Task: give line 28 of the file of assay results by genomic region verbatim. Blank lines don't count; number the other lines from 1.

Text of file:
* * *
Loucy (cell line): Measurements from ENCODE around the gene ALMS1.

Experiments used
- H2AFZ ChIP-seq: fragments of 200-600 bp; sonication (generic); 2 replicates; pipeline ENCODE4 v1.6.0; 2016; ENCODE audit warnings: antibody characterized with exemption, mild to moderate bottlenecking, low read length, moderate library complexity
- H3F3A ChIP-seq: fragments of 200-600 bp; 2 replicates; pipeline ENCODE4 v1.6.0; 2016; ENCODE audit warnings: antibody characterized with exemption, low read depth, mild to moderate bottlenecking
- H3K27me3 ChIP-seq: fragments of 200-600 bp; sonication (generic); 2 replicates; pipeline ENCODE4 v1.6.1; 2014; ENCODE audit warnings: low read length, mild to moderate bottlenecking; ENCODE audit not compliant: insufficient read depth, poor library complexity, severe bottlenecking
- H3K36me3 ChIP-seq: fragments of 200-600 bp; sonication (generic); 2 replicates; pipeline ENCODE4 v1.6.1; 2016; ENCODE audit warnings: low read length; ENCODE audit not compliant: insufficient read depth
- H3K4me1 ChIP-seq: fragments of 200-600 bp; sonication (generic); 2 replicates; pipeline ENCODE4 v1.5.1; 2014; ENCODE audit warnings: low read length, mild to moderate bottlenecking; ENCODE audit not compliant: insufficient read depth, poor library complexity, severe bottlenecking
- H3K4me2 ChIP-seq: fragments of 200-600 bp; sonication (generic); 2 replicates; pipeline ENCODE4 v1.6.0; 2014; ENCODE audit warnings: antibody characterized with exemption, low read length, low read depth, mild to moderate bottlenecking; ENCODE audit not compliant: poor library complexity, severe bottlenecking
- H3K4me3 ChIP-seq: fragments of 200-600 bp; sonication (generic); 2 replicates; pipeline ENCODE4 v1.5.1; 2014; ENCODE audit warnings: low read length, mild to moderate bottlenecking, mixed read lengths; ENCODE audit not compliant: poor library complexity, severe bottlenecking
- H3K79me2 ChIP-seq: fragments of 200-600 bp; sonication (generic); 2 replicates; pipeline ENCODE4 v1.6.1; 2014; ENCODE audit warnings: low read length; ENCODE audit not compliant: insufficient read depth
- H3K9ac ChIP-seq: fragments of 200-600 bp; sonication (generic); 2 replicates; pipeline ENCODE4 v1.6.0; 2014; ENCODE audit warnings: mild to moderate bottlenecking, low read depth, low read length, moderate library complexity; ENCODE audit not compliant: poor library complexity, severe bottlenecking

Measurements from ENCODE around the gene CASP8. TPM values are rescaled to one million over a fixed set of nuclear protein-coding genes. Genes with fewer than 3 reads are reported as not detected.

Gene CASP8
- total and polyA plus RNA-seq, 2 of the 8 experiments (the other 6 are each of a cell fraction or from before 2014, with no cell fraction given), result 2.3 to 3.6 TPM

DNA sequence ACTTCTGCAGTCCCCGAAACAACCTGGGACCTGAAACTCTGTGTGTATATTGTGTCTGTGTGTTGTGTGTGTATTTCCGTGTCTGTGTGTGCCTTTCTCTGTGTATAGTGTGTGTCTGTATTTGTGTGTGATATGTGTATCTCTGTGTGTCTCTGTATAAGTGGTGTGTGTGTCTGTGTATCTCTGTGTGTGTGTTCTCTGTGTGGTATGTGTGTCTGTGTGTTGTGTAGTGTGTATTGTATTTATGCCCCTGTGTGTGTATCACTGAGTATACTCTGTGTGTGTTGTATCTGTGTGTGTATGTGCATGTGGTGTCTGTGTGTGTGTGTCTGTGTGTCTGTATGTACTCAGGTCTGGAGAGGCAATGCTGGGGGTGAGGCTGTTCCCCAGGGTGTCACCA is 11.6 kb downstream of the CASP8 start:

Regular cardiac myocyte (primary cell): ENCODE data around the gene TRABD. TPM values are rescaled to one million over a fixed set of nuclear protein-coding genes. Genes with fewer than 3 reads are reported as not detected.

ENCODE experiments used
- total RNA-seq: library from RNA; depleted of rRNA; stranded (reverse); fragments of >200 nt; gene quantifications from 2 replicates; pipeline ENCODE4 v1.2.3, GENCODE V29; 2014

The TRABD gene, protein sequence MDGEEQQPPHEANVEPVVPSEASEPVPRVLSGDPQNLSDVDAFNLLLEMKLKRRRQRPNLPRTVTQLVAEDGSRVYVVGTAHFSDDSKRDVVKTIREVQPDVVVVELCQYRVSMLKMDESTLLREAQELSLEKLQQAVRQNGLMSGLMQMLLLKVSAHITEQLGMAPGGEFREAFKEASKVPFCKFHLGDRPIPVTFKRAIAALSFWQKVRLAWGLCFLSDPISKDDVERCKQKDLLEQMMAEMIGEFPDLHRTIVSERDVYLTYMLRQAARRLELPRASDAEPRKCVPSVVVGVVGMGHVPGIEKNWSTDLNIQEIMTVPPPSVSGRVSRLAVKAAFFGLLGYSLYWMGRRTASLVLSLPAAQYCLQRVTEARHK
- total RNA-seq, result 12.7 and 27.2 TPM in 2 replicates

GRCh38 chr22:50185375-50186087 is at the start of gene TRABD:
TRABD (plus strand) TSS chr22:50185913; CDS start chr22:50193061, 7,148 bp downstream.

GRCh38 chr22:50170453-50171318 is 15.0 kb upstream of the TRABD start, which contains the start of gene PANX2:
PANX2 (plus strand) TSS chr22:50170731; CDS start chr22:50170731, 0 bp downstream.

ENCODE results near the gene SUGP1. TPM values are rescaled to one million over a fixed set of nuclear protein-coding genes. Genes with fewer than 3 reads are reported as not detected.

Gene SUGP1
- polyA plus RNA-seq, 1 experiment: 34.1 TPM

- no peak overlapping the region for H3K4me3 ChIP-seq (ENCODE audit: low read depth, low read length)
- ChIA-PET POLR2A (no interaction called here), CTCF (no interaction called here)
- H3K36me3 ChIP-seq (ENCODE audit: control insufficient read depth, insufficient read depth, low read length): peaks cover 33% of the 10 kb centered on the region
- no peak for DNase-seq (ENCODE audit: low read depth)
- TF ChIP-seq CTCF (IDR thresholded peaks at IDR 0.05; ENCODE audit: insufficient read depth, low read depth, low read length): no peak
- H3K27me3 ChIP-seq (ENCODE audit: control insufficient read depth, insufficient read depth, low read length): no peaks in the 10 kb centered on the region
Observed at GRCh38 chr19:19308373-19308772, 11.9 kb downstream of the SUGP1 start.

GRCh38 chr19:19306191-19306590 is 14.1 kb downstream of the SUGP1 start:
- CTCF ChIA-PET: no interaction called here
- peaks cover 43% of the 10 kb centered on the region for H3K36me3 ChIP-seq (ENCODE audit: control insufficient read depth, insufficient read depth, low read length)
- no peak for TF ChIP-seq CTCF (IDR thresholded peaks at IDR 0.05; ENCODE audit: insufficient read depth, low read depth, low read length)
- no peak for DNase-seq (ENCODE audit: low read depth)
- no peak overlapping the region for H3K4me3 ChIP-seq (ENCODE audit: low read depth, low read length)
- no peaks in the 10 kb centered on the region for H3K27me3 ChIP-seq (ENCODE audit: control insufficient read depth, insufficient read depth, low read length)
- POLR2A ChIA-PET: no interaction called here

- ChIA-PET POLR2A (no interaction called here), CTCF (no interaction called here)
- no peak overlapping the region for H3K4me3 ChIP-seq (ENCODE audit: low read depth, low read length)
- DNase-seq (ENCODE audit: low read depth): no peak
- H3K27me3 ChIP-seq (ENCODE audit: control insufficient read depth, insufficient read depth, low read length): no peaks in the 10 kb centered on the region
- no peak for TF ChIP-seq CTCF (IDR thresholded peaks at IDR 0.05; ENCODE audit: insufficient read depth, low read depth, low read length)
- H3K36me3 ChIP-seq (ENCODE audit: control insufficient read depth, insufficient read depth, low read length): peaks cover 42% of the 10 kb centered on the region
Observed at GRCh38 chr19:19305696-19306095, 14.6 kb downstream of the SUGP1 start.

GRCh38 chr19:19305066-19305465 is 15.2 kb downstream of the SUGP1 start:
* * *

- no peak overlapping the region for H3K4me3 ChIP-seq (ENCODE audit: low read depth, low read length)